Cervical Spine Surgery

Cervical Spine Surgery

Introduction

Neck pain is very common and most of us will experience it at some point. With the right approach, basic neck pain can be avoided. This advice booklet will describe some of the basic ways you can prevent neck pain.
The spine is made up of 33 small bones, called vertebra, stacked on top of each other in an ‘S’ shape. Not all spines are the same ‘S’ shape but they are usually curved at the neck and lowest part of the back. This shape should be kept in mind when you move to maintain the natural curves in your neck and back whatever you are doing. Each of the vertebrae has a disc in between them which acts like a shock absorber. Spinal nerves pass between each vertebra next to the disc and travel to the arms and legs. These nerves allow us to move our muscles and feel things at different parts of our body.


What is a disc?

Discs are tough yet flexible and allow the spine to bend and twist. Discs have a central part filled with a rubbery substance called the nucleus. The outside wall is called the annulus which is made from tough and flexible fibres. The annulus is a very strong substance which is usually able to heal and ‘reseal’ itself after surgery.


What has happened to my disc?

If part of the outer wall (annulus) weakens, some of the central part (nucleus) of your disc may herniate / move through it. This can occur in lots of people without them knowing it. This is referred to as disc herniation but can also be called slipped disc, disc bulge, nerve impingement, disc protrusion, or prolapsed disc.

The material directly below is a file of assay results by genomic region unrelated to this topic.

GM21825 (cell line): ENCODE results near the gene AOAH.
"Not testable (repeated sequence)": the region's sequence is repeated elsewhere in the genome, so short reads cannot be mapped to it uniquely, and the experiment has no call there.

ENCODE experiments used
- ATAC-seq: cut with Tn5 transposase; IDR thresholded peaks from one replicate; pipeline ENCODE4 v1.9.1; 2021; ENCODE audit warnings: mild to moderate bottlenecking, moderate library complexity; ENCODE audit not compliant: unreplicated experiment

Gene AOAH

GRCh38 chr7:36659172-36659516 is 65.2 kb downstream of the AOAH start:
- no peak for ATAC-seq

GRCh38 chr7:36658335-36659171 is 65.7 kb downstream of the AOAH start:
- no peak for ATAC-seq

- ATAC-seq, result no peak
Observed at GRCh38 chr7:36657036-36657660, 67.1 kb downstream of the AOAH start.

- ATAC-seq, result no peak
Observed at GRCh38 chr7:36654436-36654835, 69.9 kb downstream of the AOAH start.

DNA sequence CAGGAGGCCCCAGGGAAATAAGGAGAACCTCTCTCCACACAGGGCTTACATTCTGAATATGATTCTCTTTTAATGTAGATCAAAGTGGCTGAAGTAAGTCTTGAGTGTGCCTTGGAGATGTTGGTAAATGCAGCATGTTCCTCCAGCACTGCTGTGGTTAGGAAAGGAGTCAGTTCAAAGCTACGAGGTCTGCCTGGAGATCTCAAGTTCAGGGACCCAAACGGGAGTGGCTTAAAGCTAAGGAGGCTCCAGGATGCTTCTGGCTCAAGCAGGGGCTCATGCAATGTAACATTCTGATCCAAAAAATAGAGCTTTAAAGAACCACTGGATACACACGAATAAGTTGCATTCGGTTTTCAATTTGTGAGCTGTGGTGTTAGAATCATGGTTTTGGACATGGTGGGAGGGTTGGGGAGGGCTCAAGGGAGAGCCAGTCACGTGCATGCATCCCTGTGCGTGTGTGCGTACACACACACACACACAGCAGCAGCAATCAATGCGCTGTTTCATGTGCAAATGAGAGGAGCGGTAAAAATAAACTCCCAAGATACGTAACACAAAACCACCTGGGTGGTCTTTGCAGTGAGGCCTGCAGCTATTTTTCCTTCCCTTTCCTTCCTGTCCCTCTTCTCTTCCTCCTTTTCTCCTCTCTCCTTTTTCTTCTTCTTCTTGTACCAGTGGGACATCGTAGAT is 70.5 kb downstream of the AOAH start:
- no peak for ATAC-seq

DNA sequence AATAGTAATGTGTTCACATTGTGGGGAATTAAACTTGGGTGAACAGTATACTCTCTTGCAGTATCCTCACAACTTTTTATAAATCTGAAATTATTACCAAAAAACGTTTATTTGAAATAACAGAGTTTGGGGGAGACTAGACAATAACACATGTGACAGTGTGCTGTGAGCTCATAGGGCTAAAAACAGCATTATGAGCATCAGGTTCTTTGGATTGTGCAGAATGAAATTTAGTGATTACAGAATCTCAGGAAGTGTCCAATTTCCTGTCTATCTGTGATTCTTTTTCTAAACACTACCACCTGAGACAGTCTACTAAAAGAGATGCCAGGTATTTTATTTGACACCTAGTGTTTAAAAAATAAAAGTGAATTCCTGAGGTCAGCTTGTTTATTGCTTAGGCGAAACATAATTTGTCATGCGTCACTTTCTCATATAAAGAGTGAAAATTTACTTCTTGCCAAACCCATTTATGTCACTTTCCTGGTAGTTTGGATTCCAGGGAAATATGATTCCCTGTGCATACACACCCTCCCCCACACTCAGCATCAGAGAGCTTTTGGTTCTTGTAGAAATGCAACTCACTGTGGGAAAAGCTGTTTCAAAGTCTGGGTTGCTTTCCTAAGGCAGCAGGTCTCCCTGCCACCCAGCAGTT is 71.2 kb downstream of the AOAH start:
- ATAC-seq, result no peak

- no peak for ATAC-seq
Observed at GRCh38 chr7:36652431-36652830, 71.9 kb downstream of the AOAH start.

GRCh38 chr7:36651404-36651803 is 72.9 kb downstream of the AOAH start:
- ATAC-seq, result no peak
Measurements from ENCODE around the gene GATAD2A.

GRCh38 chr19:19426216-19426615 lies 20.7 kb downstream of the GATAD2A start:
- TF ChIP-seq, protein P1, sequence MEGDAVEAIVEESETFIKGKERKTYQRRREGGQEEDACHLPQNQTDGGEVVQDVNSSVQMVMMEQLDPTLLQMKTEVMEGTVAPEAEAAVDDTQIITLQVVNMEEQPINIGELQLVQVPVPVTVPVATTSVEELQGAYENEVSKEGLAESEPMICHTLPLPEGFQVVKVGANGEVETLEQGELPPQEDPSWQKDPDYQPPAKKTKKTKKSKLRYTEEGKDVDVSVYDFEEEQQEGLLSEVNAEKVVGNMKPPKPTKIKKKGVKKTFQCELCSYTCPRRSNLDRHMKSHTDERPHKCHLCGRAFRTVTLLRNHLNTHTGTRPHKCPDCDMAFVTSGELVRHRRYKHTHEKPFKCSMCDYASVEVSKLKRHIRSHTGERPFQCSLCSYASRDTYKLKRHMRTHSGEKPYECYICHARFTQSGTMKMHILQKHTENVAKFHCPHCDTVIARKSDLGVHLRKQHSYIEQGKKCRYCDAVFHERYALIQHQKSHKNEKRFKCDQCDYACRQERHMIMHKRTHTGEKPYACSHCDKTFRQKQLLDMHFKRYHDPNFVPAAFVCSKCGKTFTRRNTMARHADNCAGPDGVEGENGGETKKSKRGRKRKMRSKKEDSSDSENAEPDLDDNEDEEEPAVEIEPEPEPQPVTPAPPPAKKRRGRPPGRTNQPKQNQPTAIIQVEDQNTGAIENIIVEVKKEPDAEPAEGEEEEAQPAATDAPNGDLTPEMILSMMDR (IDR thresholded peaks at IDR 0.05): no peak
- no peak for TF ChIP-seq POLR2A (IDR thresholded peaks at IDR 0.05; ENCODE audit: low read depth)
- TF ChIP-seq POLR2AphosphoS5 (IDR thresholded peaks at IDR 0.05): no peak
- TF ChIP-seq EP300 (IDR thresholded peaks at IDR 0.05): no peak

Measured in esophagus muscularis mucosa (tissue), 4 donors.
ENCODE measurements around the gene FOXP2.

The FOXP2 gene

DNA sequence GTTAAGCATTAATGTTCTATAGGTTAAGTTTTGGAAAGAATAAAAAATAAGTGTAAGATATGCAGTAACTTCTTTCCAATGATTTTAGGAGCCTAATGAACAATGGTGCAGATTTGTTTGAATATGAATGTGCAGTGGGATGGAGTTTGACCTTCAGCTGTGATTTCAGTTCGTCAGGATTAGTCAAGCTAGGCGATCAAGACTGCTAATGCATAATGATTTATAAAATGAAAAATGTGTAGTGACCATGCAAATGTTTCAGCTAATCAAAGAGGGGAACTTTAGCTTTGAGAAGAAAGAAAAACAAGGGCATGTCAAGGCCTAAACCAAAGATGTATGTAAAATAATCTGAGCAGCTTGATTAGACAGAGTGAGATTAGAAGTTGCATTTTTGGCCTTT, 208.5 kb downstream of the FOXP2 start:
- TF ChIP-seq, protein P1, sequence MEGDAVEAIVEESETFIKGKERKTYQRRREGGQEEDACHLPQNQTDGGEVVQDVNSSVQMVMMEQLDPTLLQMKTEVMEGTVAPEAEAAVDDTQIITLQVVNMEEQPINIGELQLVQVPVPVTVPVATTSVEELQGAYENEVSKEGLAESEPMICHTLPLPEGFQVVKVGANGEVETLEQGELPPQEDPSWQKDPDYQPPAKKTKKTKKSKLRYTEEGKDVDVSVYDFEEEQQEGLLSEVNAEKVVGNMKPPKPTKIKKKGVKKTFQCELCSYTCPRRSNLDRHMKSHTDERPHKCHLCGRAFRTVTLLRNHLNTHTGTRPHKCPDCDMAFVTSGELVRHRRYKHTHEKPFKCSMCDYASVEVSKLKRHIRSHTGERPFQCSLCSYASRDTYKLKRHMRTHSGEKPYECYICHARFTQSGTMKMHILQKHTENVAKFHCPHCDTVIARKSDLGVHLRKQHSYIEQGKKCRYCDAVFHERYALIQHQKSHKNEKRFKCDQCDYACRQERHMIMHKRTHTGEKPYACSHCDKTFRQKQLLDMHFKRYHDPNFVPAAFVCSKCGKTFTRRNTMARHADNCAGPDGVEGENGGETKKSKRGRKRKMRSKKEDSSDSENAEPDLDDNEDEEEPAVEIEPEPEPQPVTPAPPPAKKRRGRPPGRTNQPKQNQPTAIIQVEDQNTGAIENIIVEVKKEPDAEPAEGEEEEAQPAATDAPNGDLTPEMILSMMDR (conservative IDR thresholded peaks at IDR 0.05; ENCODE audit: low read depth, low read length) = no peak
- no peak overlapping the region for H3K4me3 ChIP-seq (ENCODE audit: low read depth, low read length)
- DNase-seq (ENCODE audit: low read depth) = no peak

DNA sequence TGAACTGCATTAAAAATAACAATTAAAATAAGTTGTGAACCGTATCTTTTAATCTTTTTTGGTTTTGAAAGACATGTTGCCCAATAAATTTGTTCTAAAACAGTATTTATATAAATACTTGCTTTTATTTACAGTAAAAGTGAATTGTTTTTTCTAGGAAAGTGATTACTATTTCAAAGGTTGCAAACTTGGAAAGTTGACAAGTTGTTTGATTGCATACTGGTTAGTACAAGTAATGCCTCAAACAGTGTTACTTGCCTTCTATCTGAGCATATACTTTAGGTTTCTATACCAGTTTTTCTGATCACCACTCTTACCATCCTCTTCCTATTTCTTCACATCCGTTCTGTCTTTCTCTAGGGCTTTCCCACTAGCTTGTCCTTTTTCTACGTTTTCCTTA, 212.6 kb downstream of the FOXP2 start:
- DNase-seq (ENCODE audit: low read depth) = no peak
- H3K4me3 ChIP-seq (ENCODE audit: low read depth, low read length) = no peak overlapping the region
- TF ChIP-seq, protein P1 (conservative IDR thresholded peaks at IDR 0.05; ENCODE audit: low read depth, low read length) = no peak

Both the annulus and nucleus may press on the spinal nerves or the spinal cord causing a variety of problems / symptoms. The pressure on a nerve can cause neck and shoulder pain and stiffness; in the arms it can cause pain and sensations such as prickling or tingling, and weakness and numbness.


What is stenosis?

Neck and arm pain can sometimes be caused by a condition called stenosis, instead of a problem with the disc. This is when the spinal nerves in the neck are irritated or trapped. This can be due to extra bony growth (osteophytes) pressing on the nerves.


What happens during surgery?

Your surgery will take place in an operating theatre, where you will be put to sleep by an anaesthetist. The operation is performed under general anaesthetic. Different types of surgery include:
Anterior cervical decompression and fusion (ACDF)
A small incision is made in the front of the neck. The throat structures are moved to the side and the operation is performed between these and the blood vessels that are supplying the brain. The disc that is pressing on the spinal nerve or spinal cord is removed. A bone graft and a cage are used to stabilise the bones and maintain disc height to promote fusion.
Once the surgical procedure is completed the incision is closed with either stitches or clips and a sterile bandage applied.
Posterior cervical decompression/fixation
A small incision is made in the back of the neck. A small section of bone and ligament from the spine are removed so the nerves have more space. This is called a laminectomy and will not make your spine weaker. The surgeon may also remove the osteophytes, this is called a foraminotomy.
After completing the spinal decompression, the bone removed may be repositioned into a similar position as before surgery. Sometimes, to add stability to the spine following decompression, a cervical plate or rod can be placed on the side of the spine and attached using screws.
Once the surgical procedure is completed the incision is closed with either stitches or clips and a sterile bandage applied.
Disc replacement